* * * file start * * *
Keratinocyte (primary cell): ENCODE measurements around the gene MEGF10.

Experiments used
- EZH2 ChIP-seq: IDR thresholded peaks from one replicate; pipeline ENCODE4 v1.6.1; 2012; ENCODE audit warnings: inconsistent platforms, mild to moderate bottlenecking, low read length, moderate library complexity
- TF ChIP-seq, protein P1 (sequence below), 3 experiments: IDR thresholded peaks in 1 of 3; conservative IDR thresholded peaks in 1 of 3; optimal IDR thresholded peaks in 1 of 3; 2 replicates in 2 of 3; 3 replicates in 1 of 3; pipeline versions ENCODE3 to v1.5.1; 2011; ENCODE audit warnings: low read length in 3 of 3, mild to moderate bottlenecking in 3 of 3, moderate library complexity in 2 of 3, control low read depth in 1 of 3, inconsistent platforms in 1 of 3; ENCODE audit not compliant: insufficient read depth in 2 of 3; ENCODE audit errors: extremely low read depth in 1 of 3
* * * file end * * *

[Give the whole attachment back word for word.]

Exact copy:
Keratinocyte (primary cell): ENCODE measurements around the gene MEGF10.

Experiments used
- EZH2 ChIP-seq: IDR thresholded peaks from one replicate; pipeline ENCODE4 v1.6.1; 2012; ENCODE audit warnings: inconsistent platforms, mild to moderate bottlenecking, low read length, moderate library complexity
- TF ChIP-seq, protein P1 (sequence below), 3 experiments: IDR thresholded peaks in 1 of 3; conservative IDR thresholded peaks in 1 of 3; optimal IDR thresholded peaks in 1 of 3; 2 replicates in 2 of 3; 3 replicates in 1 of 3; pipeline versions ENCODE3 to v1.5.1; 2011; ENCODE audit warnings: low read length in 3 of 3, mild to moderate bottlenecking in 3 of 3, moderate library complexity in 2 of 3, control low read depth in 1 of 3, inconsistent platforms in 1 of 3; ENCODE audit not compliant: insufficient read depth in 2 of 3; ENCODE audit errors: extremely low read depth in 1 of 3